Time travel: Milan in September 1877. Only every 15 years, Mars comes as close to Earth as it does these days. The astronomer Giovanni Schiapparelli devotes himself to the observation of the neighbouring planet Mars which, only every 15 years, is as close to Earth as it is in these days.
He spots a fine network of lines on the surface of Mars, which he calls “canali”.
“Canali” means “grooves”, but also “canals” – artificial waterways.
Since the opening of the Suez Canal, these have been the epitome of technical progress. How much more civilized and developed will Martians be if their planet got hundreds of these canals?
In 1905 another interesting article, published by Percival Lowell, appeared in the journal “Astronomy News”, founded in 1821, with the title “The Canals of Mars – Photographed”.
The founder of the Lowell Observatory announced that the observatory had succeeded in photographing the Mars canals. Instead of mere observation through the telescope, photographic evidence is now available.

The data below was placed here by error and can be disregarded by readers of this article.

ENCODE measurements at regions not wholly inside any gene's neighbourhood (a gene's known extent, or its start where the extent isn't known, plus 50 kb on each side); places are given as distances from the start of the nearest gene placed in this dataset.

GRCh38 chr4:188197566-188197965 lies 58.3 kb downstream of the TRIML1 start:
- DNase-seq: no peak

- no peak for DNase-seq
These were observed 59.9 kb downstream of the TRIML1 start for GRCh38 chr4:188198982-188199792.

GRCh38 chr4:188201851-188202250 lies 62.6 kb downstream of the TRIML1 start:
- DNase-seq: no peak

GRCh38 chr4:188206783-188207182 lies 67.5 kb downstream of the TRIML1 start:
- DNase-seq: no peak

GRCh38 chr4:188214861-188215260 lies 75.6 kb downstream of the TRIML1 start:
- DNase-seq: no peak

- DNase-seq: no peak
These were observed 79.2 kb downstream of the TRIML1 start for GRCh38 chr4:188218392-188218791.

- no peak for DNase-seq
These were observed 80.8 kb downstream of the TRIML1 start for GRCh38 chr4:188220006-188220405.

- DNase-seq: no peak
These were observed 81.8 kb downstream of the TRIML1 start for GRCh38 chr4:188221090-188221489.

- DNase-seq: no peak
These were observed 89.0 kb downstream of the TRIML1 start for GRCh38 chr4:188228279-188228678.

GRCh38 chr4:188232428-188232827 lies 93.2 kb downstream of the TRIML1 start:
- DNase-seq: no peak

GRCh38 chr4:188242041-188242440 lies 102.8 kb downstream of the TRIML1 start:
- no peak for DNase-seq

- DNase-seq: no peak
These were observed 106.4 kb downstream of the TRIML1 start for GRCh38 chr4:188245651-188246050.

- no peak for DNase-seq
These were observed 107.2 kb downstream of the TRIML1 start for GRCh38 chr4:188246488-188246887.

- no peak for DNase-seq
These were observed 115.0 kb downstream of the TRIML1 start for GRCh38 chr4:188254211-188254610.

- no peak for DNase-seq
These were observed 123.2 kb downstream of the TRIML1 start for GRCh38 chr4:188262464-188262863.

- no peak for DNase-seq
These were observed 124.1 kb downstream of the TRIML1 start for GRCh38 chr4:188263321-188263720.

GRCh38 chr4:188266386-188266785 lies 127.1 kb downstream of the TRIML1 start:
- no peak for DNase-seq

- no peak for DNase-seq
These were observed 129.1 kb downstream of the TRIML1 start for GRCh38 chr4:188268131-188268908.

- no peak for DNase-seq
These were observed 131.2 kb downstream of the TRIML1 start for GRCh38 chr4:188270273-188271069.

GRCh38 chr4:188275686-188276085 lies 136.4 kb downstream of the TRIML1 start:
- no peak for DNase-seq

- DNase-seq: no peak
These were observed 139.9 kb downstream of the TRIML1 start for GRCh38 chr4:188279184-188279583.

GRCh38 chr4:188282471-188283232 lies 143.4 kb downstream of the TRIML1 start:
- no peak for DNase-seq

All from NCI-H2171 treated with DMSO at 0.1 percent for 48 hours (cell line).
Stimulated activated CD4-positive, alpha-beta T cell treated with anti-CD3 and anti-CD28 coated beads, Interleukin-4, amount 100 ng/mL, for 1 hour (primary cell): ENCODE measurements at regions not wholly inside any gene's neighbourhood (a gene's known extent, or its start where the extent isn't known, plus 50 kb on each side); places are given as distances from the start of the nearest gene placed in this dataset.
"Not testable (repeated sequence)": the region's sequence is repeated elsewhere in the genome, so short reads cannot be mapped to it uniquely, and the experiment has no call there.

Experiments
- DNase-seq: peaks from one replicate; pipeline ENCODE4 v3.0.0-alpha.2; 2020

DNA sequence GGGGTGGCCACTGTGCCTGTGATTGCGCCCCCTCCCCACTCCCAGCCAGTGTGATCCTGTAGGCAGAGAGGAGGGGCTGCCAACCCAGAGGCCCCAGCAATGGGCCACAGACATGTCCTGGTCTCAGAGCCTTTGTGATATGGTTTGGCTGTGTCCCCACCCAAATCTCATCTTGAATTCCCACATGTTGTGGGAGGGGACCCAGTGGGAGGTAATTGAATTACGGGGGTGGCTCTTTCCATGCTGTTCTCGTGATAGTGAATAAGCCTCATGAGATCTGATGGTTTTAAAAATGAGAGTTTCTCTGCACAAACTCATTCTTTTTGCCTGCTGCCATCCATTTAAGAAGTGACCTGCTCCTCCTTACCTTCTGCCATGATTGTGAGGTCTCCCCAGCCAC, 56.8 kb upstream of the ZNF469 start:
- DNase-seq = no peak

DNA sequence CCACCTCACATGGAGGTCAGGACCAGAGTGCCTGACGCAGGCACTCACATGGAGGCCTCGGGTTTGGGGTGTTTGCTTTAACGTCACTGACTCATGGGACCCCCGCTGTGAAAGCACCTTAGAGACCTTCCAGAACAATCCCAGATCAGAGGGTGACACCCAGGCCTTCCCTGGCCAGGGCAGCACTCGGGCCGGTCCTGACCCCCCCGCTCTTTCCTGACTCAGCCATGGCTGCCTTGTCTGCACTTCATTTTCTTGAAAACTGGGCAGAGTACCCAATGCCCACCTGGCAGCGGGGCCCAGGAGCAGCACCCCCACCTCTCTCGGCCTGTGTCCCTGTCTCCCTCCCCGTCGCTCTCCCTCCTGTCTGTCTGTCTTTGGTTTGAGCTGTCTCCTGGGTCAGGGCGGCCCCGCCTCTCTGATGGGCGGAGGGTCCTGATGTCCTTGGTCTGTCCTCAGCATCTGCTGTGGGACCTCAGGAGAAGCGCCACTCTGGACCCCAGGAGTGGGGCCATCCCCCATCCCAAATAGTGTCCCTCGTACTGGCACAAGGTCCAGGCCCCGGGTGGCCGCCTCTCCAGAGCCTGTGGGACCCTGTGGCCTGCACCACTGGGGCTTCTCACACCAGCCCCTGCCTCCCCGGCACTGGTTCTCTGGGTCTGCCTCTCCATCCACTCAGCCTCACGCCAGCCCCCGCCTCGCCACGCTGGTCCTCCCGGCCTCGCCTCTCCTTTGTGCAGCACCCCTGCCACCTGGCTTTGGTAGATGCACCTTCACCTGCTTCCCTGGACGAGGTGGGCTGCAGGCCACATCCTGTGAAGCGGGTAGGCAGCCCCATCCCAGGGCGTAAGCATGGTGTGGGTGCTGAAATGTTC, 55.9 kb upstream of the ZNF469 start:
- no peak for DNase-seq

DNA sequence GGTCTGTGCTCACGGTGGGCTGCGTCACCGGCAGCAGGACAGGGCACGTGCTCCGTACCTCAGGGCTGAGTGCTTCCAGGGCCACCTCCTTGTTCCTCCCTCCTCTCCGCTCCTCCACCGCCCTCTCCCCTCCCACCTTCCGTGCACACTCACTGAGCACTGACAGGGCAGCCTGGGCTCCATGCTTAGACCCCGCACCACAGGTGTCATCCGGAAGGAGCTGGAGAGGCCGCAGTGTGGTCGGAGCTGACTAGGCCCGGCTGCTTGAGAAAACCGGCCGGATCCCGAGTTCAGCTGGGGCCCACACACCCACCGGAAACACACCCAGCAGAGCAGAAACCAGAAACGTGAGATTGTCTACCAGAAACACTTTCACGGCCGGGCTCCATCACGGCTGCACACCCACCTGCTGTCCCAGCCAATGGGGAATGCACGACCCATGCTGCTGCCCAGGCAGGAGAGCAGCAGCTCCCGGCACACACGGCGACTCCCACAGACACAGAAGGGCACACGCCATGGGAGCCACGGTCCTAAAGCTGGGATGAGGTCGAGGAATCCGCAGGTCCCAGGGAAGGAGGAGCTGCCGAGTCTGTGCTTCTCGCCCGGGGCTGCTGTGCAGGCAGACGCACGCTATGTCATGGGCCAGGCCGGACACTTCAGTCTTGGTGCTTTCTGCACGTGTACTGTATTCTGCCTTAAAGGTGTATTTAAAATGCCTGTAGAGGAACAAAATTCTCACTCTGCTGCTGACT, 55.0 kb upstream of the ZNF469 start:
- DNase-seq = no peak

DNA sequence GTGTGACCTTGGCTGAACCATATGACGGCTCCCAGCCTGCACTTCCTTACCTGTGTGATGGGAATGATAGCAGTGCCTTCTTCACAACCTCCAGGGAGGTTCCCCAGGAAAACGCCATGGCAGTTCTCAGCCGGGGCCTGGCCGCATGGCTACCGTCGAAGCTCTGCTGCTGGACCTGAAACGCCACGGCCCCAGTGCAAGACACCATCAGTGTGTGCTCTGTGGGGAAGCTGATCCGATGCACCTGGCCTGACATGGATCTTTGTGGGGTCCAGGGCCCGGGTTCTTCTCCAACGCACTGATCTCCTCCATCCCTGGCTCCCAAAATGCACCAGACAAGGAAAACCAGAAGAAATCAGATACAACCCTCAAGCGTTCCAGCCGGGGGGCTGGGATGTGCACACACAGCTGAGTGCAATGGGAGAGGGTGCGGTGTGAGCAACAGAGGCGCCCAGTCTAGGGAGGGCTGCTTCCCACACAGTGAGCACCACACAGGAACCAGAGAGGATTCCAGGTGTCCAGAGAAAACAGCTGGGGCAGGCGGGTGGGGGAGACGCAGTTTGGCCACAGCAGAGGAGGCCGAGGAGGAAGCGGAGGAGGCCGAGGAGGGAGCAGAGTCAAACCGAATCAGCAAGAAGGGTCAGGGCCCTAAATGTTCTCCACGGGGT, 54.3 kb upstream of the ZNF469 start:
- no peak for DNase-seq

Mars becomes popular, large quantities of telescopes are bought.
Not only waterways, but also seas, forests and light signals are discovered by amateur astronomers.
Today the “observation” and photographic documentation of the Mars canals according to Lowell is considered an optical illusion. Even though the canals never existed, they have promoted interest in astronomy and research and inspired numerous works of science fiction. An example is “The Martian Spy” by Carl Grunert. The novel is about the “true” story of a Mars spy. It’s an aberration of credibility and illusion, of truth and imagination.
Possibly, photographic evidence as such is only a make-believe?